It’s no secret that I bought the PS3 as a blu-ray player and my gaming has remained almost exclusively on the Xbox 360. However this year there are a couple of PS3 exclusives that have my full attention: the first is the newly released Heavy Rain, on my radar ever since its intriguing casting trailer in 2006 (the tech is now much improved), and later in the year comes The Last Guardian. I felt surprisingly comfortable splashing out on the special edition of Heavy Rain despite the lack of tangible incentives. The reason is simply that, even if the game turned out to be average, it needs to be a financial success because this is exactly where I want to see the medium evolve and more developers need to start experimenting in this space. As it turns out the packaging alone almost justified the extra cost, with its beautiful embossed rain-slick appearance.
Quantic Dream describe their creation as “interactive drama”, a title that will make sense to anyone who sampled their previous offering, Fahrenheit (or Indigo Prophecy, depending on your geographical location). Their creativity is evident from the installation sequence, a typically tedious affair that no one enjoys, which prompts you to remove a square of paper provided in the box and instructs you in making the origami creation on the cover (the killer’s calling card in the game). The game itself is often mis-perceived as a series of quick-time events that require a series of button presses those displayed on-screen. Although the visual stimulus is the same, the mechanics are very different because there is no defined scripted sequence through each scene. Instead you choose the actions to make, and not only is “failing” a series of actions not fatal to your progress, but it may even be intentional. For example in one early scene, surely any good father would let his own son beat him in a mock swordfight.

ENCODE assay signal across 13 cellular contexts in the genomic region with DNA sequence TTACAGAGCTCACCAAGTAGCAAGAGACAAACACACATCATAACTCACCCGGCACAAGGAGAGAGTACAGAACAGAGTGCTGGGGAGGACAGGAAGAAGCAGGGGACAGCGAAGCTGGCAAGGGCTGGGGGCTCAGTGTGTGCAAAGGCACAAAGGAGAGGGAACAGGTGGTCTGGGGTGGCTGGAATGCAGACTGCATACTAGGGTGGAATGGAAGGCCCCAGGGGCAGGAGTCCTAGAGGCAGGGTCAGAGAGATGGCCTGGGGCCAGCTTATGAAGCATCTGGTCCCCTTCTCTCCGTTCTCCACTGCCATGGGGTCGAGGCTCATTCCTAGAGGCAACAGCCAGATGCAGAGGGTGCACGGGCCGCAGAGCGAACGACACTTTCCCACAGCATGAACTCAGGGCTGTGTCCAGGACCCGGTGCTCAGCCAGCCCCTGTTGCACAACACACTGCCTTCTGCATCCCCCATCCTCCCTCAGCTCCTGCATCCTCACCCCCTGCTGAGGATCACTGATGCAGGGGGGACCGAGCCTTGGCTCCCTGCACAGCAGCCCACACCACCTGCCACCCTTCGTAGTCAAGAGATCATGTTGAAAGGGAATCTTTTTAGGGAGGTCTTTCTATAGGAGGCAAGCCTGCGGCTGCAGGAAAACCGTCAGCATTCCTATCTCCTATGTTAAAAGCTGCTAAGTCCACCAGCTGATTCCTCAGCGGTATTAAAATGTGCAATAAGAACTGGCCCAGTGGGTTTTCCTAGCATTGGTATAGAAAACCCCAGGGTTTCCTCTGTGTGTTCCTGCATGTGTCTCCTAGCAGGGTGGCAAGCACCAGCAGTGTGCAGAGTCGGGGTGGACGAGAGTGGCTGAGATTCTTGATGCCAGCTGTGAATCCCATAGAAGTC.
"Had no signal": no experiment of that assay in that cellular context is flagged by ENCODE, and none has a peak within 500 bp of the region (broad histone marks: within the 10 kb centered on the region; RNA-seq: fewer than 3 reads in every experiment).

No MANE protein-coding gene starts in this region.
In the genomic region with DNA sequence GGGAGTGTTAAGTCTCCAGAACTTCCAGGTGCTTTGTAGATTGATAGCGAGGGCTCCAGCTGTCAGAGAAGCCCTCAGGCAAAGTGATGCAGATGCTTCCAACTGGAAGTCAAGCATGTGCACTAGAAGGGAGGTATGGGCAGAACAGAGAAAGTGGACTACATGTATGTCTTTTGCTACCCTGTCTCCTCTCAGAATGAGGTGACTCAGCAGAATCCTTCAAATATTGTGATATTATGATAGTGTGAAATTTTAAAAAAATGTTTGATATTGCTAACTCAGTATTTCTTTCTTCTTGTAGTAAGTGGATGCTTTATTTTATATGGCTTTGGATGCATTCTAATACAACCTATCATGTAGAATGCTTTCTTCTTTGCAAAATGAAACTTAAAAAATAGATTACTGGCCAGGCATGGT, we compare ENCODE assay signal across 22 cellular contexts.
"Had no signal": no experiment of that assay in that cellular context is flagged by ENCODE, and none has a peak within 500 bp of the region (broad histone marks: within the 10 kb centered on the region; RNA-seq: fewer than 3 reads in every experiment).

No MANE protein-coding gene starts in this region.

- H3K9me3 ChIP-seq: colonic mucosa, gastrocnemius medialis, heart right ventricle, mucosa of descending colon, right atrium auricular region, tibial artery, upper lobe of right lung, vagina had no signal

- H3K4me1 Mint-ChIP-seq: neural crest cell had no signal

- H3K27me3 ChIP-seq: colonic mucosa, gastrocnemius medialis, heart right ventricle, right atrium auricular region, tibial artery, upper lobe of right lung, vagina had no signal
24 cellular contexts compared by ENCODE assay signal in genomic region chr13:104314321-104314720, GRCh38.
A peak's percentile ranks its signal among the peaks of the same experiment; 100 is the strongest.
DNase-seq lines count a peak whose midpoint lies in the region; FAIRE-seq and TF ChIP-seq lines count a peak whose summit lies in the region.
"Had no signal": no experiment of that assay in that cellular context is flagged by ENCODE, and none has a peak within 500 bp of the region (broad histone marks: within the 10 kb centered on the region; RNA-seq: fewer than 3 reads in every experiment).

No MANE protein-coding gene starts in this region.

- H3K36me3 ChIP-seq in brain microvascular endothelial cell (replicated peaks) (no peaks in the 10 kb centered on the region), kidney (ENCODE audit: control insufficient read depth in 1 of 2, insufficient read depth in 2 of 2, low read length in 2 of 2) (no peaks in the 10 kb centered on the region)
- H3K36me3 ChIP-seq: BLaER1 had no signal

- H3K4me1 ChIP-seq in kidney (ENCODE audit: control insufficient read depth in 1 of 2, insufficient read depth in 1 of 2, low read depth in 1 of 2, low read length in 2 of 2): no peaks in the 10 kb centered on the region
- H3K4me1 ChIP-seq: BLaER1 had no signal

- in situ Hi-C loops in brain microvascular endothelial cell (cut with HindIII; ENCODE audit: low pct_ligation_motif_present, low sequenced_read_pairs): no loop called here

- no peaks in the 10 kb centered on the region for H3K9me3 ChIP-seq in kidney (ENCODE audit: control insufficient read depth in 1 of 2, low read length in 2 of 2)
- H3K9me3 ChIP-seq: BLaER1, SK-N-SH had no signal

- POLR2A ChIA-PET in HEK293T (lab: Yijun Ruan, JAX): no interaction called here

Very much an adult game, Heavy Rain is a noir thriller, with the player taking on the roles of four different characters investigating a serial killer called the Origami Killer. However the storyline can diverge depending on how you play out a scene, substantially altering the ending, particularly if a character dies or critically fails in their investigation. Adult themes extend to flawed characters: a grieving father trying to reconnect with his son; a drug-addicted FBI agent; an insomniac photographer. Their moods and perceptions are evoked through impressive performance capture and some neat camera tricks as much as voice acting. Where the game sometimes fails in its lofty goals is that the on-screen prompts are not always intuitive and one often triggers an action without real intent, somewhat breaking the intended immersion.
Nevertheless the style is pitch perfect, it’s rendered beautifully and Heavy Rain marks a real step forward for mature games. In a world where killing is still considered the chief gaming mechanic, it’s just a shame more people won’t be exposed to it.